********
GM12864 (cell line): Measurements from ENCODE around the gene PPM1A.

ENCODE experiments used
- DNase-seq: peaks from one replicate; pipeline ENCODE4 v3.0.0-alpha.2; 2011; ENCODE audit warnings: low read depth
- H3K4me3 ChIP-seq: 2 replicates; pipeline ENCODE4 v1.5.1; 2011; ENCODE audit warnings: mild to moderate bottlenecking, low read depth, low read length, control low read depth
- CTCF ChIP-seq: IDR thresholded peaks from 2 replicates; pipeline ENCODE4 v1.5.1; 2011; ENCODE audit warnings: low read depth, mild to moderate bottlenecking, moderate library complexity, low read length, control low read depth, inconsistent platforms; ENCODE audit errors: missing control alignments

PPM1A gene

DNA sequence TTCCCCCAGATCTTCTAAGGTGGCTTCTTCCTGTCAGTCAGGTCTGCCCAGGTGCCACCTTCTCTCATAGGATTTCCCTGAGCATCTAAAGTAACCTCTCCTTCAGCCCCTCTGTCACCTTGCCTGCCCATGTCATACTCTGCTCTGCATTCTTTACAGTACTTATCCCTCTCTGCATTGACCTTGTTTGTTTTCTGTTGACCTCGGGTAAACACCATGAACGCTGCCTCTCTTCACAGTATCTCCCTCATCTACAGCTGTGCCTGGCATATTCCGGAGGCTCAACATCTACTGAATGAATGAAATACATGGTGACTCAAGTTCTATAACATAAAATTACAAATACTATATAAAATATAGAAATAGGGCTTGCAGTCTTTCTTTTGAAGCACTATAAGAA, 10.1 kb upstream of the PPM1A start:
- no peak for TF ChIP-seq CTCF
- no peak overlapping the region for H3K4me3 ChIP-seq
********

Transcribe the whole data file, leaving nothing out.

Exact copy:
GM12864 (cell line): Measurements from ENCODE around the gene PPM1A.

ENCODE experiments used
- DNase-seq: peaks from one replicate; pipeline ENCODE4 v3.0.0-alpha.2; 2011; ENCODE audit warnings: low read depth
- H3K4me3 ChIP-seq: 2 replicates; pipeline ENCODE4 v1.5.1; 2011; ENCODE audit warnings: mild to moderate bottlenecking, low read depth, low read length, control low read depth
- CTCF ChIP-seq: IDR thresholded peaks from 2 replicates; pipeline ENCODE4 v1.5.1; 2011; ENCODE audit warnings: low read depth, mild to moderate bottlenecking, moderate library complexity, low read length, control low read depth, inconsistent platforms; ENCODE audit errors: missing control alignments

PPM1A gene

DNA sequence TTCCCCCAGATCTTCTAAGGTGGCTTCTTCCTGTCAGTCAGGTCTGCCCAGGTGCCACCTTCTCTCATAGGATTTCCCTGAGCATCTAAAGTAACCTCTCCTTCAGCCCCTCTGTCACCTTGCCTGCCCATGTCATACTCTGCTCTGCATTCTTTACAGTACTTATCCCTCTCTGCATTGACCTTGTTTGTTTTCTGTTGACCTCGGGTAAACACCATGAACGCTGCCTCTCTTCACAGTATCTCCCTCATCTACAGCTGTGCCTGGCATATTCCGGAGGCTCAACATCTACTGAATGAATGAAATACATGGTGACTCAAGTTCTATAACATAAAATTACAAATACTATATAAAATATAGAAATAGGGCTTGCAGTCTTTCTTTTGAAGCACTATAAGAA, 10.1 kb upstream of the PPM1A start:
- no peak for TF ChIP-seq CTCF
- no peak overlapping the region for H3K4me3 ChIP-seq